When I first started mountain biking, I had the privilege of learning from a top tier guide named Steve.
He was an expert at encouraging new riders and helping them develop the necessary skills to succeed. One phrase I remember him saying many times was, “left index, right thumb.” It may not seem like much; however, this phrase bailed me out many times.
The bike on which I learned had 27 gear combinations controlled by four shifting levers on the handlebars—two on the left and two on the right.
For those not familiar with mountain bike shifting, pressing the levers in one direction increases pedaling resistance for faster travel on flat surfaces and down hills; pressing or pulling in the opposite direction decreases resistance to make climbing up hills more manageable.
The levers operated by the left hand work in the opposite direction from those operated by the right, so learning correct shifting takes a little practice!
When learning from Steve, I would often hear him shout as we approached a steep hill, “left index, right thumb!” With those few words, he reminded me which levers to press in order to shift correctly and prepare for a successful climb.
Although I knew how to work the gears, hesitation caused by lack of experience and fatigue could have sabotaged my ride.
Steve knew shifting incorrectly at the base of a climb would stall momentum and force me to dismount and push my bike up the hill. He wanted to see me succeed, and his simple reminder in the heat of the moment prevented much frustration and discouragement in those early days of learning.
As my skills developed, and I became a guide for new riders, I could often be heard reminding them, “left index, right thumb.”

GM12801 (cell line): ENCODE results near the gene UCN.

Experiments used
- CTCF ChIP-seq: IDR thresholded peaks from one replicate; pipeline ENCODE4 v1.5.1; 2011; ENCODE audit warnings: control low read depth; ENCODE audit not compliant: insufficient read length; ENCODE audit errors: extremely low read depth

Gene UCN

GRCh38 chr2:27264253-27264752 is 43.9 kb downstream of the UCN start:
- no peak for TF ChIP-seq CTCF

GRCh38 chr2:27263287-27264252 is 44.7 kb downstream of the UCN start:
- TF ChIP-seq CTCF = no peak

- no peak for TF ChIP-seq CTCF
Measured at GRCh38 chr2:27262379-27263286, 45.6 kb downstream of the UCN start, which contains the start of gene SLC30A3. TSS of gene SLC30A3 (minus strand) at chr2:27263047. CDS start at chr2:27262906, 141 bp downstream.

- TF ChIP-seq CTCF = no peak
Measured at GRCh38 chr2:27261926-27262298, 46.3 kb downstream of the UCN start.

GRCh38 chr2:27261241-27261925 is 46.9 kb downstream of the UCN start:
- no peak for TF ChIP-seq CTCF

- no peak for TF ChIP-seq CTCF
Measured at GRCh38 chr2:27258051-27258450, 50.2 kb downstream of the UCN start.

As leaders, perhaps our most important priority is finding ways to help those we lead succeed. As you lead, consider these four takeaways from the story above.
01. Cultivate the desire to help others succeed.
Take a minute and ask yourself why you are motivated to lead; answer honestly. Serving others and helping them reach their full potential should be at the top of the list.
02. Learn the unique needs of those you lead.
The reminder Steve repeated to those he trained was helpful because it met a real need in real time. It prevented those he led from being unnecessarily derailed. How well do you know the needs of the people you lead? Can you identify areas in which a simple reminder would be most effective? Perhaps you have a direct report with a tendency to get off topic during meetings.
You might have a team member who reacts poorly when his or her idea is questioned. Whatever the case, knowing the need will allow you come alongside in way that is truly impactful.
03. Keep it simple.
The magic in the phrase “left index, right thumb” was not the words themselves, but that it was simple, consistent, concise, and perfectly timed. It was not profound or inspirational, but it was specific and helpful. Helping others succeed doesn’t mean doing the work for them and it rarely requires complex, lengthy development plans.
Simple and consistent trumps complex and sporadic. What key words, phrases, reminders, rituals, or symbols could help you and those around you succeed?
04. Be willing to walk alongside.
Leaders can be tempted to communicate information or teach skills once, then move on with the expectation that others will immediately begin to apply the new knowledge. Most of the time, it is not that easy. Steve taught me to shift properly, then he supported me in real time.
The goal is to help the follower succeed; it is likely insufficient to teach once and walk away. Leading well is a long-term proposition; take time to provide ongoing support.